It’s been raining here a lot lately.
Not just typical August-style raining. We’ve been dealing with the all-day-long, thunder-and-lightning, high-winds-and-hail, torrential downpour kind of rain.
After a week or more of this weather, we’re left with sodden ground, lots of standing water and puddles, and a longing for the sunshine.
Finally, the clouds parted yesterday and the sun peeked feebly out, as if to check to see if the coast was clear. And for the first day in a week, I was able to go outside, breathe in the fresh (wet) air, and proceed with my day as normal.
For those who are long time readers, you know that my job is a strange one. I live where I work, and vice versa. And my normal morning routine goes like this: wake up, shower, dress, fret with my new (longer) hairstyle, walk to the office, open the office, and go outside to get the golf cart.
So there I was, bopping along, a song in my heart and a smile on my face. Whistling a since-forgotten tune, I opened up the unit door so I could retrieve the golf cart for the day.
I should pause here to remind you that, as an official Spider-Hater, I am always hyper vigilant when it comes to keeping an eye out for them. Especially when I’m entering a situation where they have been known to linger before. So, every day, twice a day, when I open that unit door, I automatically go into “Scan for Spider” mode. That, along with the sudden “clicking” sound, was the only thing that alerted me to the unfortunate intruder.
For the first time in nearly 9 years, it wasn’t a spider, or a hoppy toad, or a waterbug that greeted me when I opened the door.
It was an honest-to-goodness crawfish.
And he was less happy to see me than I was to see him.
My immediate gut reaction was to run for the hills, screaming Brian’s name all the way back to the safety of the office. Here I was, all by myself, in flip flops, facing a ditch shrimp. Terrific.
But I hesitated just long enough for Mr. Crawfish to begin backing himself in a corner, little claws at the ready, clicking and clacking the whole way. He literally quivered with fear. And my terror turned to concern for The Little Guy’s welfare. I quickly scanned the contents of the unit, looking for tools that I could use to strategize LG’s rescue.
Leaning against the wall in the opposite corner was my trusty old lobby dust pan and broom set. You know–the kind of dust pan that closes and traps the dirt inside. I picked it up, and it was slightly heavy from dust and debris. I considered walking to the trash can on the other side of the building to empty it, but as I turned to walk away, LG started to back himself into a corner that I knew I’d never retrieve him from unharmed.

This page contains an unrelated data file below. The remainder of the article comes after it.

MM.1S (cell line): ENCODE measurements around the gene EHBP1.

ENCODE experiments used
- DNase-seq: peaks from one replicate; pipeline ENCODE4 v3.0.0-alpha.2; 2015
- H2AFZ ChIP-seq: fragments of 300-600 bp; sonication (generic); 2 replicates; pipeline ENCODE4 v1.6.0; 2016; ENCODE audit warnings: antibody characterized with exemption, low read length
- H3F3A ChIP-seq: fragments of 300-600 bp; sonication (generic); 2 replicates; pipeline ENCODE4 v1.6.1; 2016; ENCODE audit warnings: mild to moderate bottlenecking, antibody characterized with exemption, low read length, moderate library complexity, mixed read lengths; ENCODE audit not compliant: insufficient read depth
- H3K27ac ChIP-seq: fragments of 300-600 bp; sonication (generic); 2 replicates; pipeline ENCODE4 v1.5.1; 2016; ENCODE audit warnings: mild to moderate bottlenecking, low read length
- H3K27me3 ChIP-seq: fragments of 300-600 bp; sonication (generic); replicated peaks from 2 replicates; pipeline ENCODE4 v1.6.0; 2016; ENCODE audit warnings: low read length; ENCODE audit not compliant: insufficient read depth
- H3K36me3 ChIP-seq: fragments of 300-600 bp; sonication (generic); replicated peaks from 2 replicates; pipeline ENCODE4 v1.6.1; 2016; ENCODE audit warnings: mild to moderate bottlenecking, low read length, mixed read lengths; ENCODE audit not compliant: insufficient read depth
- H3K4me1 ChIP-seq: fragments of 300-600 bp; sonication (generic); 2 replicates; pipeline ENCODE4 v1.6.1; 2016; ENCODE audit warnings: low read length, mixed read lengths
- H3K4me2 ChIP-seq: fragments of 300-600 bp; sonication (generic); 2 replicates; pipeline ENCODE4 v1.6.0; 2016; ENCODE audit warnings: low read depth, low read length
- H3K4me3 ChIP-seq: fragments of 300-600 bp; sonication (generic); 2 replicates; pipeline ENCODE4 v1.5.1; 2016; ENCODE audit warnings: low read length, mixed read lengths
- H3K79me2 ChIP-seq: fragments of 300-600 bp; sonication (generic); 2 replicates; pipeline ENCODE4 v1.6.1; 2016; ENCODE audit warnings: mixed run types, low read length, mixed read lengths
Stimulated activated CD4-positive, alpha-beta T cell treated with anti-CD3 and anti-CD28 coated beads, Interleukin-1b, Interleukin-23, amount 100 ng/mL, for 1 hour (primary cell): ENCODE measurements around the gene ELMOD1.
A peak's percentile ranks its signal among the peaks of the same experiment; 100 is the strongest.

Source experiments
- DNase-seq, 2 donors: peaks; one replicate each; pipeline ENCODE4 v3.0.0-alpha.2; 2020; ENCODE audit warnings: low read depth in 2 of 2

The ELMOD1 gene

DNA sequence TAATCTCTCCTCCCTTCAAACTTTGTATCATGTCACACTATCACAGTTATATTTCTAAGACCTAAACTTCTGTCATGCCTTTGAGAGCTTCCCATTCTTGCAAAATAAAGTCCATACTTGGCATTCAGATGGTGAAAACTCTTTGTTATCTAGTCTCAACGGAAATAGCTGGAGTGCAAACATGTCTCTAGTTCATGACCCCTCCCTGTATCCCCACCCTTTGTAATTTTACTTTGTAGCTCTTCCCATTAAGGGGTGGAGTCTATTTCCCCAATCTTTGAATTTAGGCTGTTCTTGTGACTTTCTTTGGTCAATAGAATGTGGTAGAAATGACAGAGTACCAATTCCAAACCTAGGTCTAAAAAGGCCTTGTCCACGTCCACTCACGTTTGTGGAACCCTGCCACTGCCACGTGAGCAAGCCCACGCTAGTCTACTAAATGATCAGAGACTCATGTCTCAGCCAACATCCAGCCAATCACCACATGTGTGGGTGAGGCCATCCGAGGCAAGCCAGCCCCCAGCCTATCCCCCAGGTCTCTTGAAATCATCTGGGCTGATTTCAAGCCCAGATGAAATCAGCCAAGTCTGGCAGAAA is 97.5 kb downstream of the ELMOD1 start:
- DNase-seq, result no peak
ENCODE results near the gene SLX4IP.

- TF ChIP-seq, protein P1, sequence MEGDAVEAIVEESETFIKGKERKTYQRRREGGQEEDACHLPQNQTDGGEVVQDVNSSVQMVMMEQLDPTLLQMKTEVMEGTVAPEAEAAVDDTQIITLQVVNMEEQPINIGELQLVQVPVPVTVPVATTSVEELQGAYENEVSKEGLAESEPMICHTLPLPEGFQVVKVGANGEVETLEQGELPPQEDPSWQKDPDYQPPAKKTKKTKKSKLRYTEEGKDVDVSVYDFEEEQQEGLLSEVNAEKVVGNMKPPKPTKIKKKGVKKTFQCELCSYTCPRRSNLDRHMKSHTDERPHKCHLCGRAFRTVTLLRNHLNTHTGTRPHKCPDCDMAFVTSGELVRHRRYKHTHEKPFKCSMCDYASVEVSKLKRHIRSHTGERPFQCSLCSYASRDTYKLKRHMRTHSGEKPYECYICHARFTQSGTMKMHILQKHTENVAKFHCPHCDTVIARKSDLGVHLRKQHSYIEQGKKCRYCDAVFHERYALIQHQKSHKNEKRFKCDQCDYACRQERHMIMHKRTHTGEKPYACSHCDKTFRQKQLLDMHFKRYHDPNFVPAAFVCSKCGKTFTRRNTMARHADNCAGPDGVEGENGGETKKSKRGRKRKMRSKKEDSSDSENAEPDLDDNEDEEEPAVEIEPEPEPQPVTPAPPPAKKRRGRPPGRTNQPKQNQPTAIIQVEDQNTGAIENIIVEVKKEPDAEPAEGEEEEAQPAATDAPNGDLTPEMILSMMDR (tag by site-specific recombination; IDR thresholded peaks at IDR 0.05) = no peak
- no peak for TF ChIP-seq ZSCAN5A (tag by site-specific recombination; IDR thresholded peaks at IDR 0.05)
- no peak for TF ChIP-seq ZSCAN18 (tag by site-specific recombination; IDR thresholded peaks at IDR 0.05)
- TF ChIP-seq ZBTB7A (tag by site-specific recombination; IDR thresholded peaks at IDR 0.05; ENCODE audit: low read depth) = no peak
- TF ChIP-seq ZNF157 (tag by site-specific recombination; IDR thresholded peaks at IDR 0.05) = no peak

“Well, buddy, you’re just gonna have to hold your breath for a minute, then,” I mumbled. And I situated myself so that my toes were as far enough away from LG as possible, placing the dust pan between us. Very carefully, I nudged LG into the dust pan with the broom.
If he was scared before, he was royally peeved now. The insistent little “click click” of his claws was now a louder “clack clack” combined with what I can only describe as a hissing sound that came from his body. He attacked the broom bristles with gusto, clasping onto them and refusing to let go. LG’s resistance to the dust pan increased my anxiety to a fever pitch. There may have been wailing involved.
After a 5 minute struggle, I finally got the poor man’s lobster safely inside the dust pan. Unfortunately, it does not lock. So I beat feet to the golf cart, leaned the dust pan against the seat so it would stay closed, and threw that sucker into reverse. I drove about 200 yards, to the back of the facility and the swamp beyond. I could hear him clicking his claws menacingly from the confines of his dusty prison.
I parked the cart, carefully took the dust pan, and carried it to the closest point to water that I could get to (without getting my feet wet). I chose the perfect spot, spread my feet wide, and carefully tipped the dust pan so that its contents (crawdaddy and all) slid out onto the marshy ground. LG was covered in dust and debris. And guess what, ya’ll? He was STILL angry.
I waited, hoping for that moment where he would realize his freedom and scurry into the dark, swirling water. The music would swell, a lone tear would roll down my cheek, and all would be right with the world. But The Little Guy just sat there, in his pile of filth and debris, clacking his claws at me angrily. So I climbed back onto my golf cart, bid him goodbye, and went back to my day.
I went to check on him later in the day, and he was gone, with only a little trail of dirt leading to the fence line to let me know he’d been there at all.
Farewell, my dirty little friend. May you live on to scare the s**t out of someone else another day.